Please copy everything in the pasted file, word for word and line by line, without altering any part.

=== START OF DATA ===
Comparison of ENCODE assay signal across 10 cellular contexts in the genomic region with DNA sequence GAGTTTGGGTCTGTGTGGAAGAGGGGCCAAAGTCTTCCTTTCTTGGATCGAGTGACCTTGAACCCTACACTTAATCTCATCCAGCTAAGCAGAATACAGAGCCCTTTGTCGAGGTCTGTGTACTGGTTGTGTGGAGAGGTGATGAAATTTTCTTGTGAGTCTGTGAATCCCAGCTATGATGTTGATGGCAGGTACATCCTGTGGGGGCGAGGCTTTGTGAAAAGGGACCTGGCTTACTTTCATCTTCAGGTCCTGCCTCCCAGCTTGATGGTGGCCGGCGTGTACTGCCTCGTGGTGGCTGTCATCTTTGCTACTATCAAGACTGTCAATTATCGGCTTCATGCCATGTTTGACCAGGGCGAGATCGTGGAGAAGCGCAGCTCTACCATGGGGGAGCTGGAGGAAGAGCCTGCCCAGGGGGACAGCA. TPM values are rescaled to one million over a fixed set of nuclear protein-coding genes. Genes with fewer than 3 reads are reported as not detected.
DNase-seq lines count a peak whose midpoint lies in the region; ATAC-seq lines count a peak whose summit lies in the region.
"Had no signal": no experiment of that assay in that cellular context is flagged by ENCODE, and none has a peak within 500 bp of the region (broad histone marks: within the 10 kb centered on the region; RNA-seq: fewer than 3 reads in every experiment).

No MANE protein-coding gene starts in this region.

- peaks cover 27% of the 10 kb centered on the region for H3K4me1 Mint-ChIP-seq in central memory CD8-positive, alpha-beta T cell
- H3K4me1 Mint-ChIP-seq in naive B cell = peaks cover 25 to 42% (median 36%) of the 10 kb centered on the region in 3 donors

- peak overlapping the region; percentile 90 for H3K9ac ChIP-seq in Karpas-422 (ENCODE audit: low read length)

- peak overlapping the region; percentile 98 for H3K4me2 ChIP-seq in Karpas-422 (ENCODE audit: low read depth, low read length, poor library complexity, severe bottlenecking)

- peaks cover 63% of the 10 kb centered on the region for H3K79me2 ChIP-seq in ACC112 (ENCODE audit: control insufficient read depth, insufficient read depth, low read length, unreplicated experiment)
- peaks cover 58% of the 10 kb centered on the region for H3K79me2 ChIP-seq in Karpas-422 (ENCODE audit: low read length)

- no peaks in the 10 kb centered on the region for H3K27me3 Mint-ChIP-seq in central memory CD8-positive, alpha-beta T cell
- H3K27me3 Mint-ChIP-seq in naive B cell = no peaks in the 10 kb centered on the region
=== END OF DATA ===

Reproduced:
Comparison of ENCODE assay signal across 10 cellular contexts in the genomic region with DNA sequence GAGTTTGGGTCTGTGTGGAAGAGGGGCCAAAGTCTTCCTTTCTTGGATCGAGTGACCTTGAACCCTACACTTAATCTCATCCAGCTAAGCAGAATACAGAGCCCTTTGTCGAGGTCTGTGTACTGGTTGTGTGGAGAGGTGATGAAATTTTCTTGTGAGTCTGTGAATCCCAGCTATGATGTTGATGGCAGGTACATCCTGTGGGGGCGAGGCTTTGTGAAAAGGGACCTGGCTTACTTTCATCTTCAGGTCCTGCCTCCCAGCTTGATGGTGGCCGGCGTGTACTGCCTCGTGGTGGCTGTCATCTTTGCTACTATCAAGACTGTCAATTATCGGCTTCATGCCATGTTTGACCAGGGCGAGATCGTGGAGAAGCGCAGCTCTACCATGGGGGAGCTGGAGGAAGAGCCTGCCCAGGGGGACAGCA. TPM values are rescaled to one million over a fixed set of nuclear protein-coding genes. Genes with fewer than 3 reads are reported as not detected.
DNase-seq lines count a peak whose midpoint lies in the region; ATAC-seq lines count a peak whose summit lies in the region.
"Had no signal": no experiment of that assay in that cellular context is flagged by ENCODE, and none has a peak within 500 bp of the region (broad histone marks: within the 10 kb centered on the region; RNA-seq: fewer than 3 reads in every experiment).

No MANE protein-coding gene starts in this region.

- peaks cover 27% of the 10 kb centered on the region for H3K4me1 Mint-ChIP-seq in central memory CD8-positive, alpha-beta T cell
- H3K4me1 Mint-ChIP-seq in naive B cell = peaks cover 25 to 42% (median 36%) of the 10 kb centered on the region in 3 donors

- peak overlapping the region; percentile 90 for H3K9ac ChIP-seq in Karpas-422 (ENCODE audit: low read length)

- peak overlapping the region; percentile 98 for H3K4me2 ChIP-seq in Karpas-422 (ENCODE audit: low read depth, low read length, poor library complexity, severe bottlenecking)

- peaks cover 63% of the 10 kb centered on the region for H3K79me2 ChIP-seq in ACC112 (ENCODE audit: control insufficient read depth, insufficient read depth, low read length, unreplicated experiment)
- peaks cover 58% of the 10 kb centered on the region for H3K79me2 ChIP-seq in Karpas-422 (ENCODE audit: low read length)

- no peaks in the 10 kb centered on the region for H3K27me3 Mint-ChIP-seq in central memory CD8-positive, alpha-beta T cell
- H3K27me3 Mint-ChIP-seq in naive B cell = no peaks in the 10 kb centered on the region